What a douchebag comment. What does my being a fan of Seth Mac Farlane's shows have to do with anything? Plus, nobody who saw "Holidays of Future Passed" would make such a stupid comment. There's nothing Family Guy-esque (because FG is Seth's ONLY show) about the episode. A lot of fans felt that it was on par with classic episodes. Have you actually read any feedback about the episode? Even the nitpicky losers at No Homers liked it. Google results for the episode's reviews.

No comments on the Unpleasable Fanbase comment.

I'm only speaking the truth. Comic Book Guy didn't come out of nowhere, you know.

edited 17th Sep '12 1:07:36 PM by redhed311

I am a Seth fan (in moderation anyway) but I have to admit the Simpsons seems to take few too many notes off his style of humor these days, ever since Family Guy got popular they did away with the more natural feel and acting of the character and exagerrated the cartooniness completely, with the same sort of deliberately false sitcom-y acting and nods to the audience Seth likes to use. The thing is though, the Simpsons wasn't originally developed that way and it doesn't work with Seth's type of humor, it just feels kind of awkward and forced.

edited 17th Sep '12 1:17:12 PM by Psi001

I'm not denying that the show has taken a few pages from Family Guy in recent seasons. However, I was responding to the person that said that the VERY unFG-like "Holidays of Future Passed" was similar to it in execution. That episode had no Family Guy elements whatsoever and I'm sure it wouldn't have gotten such a positive reception if it had.

Otaku Cowboy
You know, I liked the Mike Scully era. He was much better than the current Al Jean era. Seasons 9 and 10 were good, while not quite as good as the previous eight seasons, I still consider them part of the Golden Age. I liked Seasons 11 and 12, while not as good as the previous ten seasons, they had their moments, although nostalgia filter may be to blame for that. Seasons 13 and 14 were very weak though, although there was a small rebound in Seasons 15 and 16. Season 18 is where I stopped watching Simpsons regularly, and is where I place the moment where The Simpsons jumped the shark.

In my opinion, there was no single moment or episode where The Simpsons jumped the shark, not "The Principal and The Pauper", not the panda rape scene, nor the jockey elves, I actually enjoyed all of those episodes. Nah, jumping the shark was a very gradual process for The Simpsons, and it was very subtle, not becoming too noticeable until Season 18, and Season 20 was nigh unwatchable. I consider the much-maligned Mike Scully era to be pretty good, and I even consider Season 9 and Season 10 to be part of the Golden Age, while Seasons 15, 16, and 17 are part of a Silver Age, with Seasons 11 and 12 being somewhat good, but nowhere near as good as the Golden Age, and Seasons 13 and 14 being weak seasons with a few gems.

Hopefully, with the handful of good episodes in Seasons 23 and the first two episodes of Season 24 being good, I hope that The Simpsons can get back on its feet. I know the Golden Age won't come back, but maybe a new Silver Age or a Bronze Age could be on the table?
....
Depends on who are you asking, for me, it never jumped, I still enjoy the series
 60 Napoleon De Cheese, Wed, 10th Oct '12 10:07:27 AM from Valencia, Venezuela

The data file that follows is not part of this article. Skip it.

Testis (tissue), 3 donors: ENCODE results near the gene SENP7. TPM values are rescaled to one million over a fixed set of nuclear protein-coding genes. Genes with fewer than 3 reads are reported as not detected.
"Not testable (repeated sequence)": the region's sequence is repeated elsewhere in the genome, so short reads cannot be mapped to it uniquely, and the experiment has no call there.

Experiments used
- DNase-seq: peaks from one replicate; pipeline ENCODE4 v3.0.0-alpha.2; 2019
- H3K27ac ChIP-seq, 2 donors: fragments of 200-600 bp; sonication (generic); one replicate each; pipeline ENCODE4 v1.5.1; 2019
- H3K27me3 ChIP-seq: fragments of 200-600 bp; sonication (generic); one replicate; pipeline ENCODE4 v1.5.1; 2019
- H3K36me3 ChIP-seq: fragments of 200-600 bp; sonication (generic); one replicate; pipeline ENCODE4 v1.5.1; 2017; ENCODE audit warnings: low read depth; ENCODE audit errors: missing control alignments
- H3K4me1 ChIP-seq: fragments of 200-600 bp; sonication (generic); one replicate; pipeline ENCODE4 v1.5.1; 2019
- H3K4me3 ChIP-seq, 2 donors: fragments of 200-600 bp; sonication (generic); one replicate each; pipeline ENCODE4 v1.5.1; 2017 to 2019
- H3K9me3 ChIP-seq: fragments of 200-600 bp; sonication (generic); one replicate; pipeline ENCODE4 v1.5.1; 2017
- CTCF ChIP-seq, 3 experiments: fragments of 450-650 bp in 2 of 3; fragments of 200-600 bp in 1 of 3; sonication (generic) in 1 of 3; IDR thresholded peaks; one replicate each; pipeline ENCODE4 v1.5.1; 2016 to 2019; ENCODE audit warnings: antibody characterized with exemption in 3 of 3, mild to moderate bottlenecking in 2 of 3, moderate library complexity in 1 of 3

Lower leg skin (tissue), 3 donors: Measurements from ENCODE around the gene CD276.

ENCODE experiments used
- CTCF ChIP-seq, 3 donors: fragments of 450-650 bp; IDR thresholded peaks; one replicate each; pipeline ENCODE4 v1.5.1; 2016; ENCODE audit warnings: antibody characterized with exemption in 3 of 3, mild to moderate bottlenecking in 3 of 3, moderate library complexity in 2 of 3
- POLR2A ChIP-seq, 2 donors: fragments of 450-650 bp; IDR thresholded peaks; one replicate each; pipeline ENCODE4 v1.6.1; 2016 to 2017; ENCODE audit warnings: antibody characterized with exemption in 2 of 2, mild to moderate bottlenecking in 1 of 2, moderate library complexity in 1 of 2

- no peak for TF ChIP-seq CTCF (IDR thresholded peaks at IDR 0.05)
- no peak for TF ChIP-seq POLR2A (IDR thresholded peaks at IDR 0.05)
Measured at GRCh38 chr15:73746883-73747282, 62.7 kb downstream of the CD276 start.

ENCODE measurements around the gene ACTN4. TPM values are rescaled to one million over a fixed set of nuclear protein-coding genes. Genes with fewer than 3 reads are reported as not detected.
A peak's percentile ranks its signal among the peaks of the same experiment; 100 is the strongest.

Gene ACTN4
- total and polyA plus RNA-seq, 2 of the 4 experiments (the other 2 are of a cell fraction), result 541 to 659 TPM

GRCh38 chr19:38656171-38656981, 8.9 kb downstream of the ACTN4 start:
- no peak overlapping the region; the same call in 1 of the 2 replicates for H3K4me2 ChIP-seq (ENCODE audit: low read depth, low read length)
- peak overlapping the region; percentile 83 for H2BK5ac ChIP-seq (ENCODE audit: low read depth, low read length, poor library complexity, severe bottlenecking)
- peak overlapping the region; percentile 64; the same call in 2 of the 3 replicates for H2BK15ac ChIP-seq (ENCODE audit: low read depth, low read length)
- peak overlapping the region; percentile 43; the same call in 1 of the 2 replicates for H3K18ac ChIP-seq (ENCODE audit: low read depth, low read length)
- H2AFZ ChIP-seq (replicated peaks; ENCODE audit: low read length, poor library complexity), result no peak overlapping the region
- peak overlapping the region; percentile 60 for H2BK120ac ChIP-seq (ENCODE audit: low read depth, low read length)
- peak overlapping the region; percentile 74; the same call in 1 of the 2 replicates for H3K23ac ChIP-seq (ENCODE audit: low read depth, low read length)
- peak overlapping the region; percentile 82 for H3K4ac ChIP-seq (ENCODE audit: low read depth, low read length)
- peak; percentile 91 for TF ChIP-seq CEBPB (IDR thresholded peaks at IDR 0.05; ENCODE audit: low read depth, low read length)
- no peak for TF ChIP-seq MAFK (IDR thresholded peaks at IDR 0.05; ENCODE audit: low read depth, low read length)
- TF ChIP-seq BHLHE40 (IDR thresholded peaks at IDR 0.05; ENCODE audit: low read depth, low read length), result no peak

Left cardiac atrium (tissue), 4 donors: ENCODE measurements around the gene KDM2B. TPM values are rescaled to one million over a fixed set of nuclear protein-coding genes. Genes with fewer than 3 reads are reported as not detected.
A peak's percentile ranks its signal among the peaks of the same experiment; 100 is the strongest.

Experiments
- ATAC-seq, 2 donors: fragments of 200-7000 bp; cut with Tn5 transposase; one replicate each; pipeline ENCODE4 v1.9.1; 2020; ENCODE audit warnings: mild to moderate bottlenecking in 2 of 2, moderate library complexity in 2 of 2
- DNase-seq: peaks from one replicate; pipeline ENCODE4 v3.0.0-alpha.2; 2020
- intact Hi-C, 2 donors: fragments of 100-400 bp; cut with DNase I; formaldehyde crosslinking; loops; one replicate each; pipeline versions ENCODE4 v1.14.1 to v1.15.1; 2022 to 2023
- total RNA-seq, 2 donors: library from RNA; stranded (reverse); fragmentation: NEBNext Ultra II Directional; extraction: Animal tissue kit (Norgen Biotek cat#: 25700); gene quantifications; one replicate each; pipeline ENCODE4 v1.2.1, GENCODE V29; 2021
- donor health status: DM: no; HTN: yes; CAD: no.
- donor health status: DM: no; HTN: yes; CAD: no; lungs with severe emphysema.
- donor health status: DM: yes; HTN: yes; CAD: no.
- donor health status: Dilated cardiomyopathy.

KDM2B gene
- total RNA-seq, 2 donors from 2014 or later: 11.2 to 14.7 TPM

...!!
Edit: Forget it, so not worth it.

edited 10th Oct '12 10:08:18 AM by NapoleonDeCheese

Haters gonna hate, apologists gonna make apologies up.
You know, I liked the Mike Scully era. He was much better than the current Al Jean era. Seasons 9 and 10 were good, while not quite as good as the previous eight seasons, I still consider them part of the Golden Age. I liked Seasons 11 and 12, while not as good as the previous ten seasons, they had their moments, although nostalgia filter may be to blame for that. Seasons 13 and 14 were very weak though, although there was a small rebound in Seasons 15 and 16. Season 18 is where I stopped watching Simpsons regularly, and is where I place the moment where The Simpsons jumped the shark. In my opinion, there was no single moment or episode where The Simpsons jumped the shark, not "The Principal and The Pauper", not the panda rape scene, nor the jockey elves, I actually enjoyed all of those episodes. Nah, jumping the shark was a very gradual process for The Simpsons, and it was very subtle, not becoming too noticeable until Season 18, and Season 20 was nigh unwatchable. I consider the much-maligned Mike Scully era to be pretty good, and I even consider Season 9 and Season 10 to be part of the Golden Age, while Seasons 15, 16, and 17 are part of a Silver Age, with Seasons 11 and 12 being somewhat good, but nowhere near as good as the Golden Age, and Seasons 13 and 14 being weak seasons with a few gems. Hopefully, with the handful of good episodes in Seasons 23 and the first two episodes of Season 24 being good, I hope that The Simpsons can get back on its feet. I know the Golden Age won't come back, but maybe a new Silver Age or a Bronze Age could be on the table?

Bravo. I couldn't have said it better myself. I agree with this entire post.

 62 terlwyth, Wed, 10th Oct '12 3:42:09 PM from Berzerkeley, Kalifornien Relationship Status: Yes, I'm alone, but I'm alone and free
Nichts hier zu sehen
The thing about the 11th and 12th seasons, ..and I noticed this was a smaller problem with the 5th and 6th seasons was the writing staff changed, ...that causes issues. 10 still had David X Cohen and Appel.

What?? But Season 14 had the Band Camp episode and the Moe/Maggie episode, no no no. 14 was efinitel a better season than the 15th. Every season after 10 sucked, but before the 15th and its wit you could cut with a butterknife. Before that every season got progressively better, the Moe/Maggie episode easily could've brought about the Silver Age.

But the only episode in 15 worth anything was the Pie-Man episode.

It wasn't until the 19th season with Kill Gill and Columbo parodies that the Silver Age arrived.Every season except the 20th has been actually pretty good since. The 21st one still has to be one of my favorites

Nichts hier auch, tut mir leid.
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Total posts: 62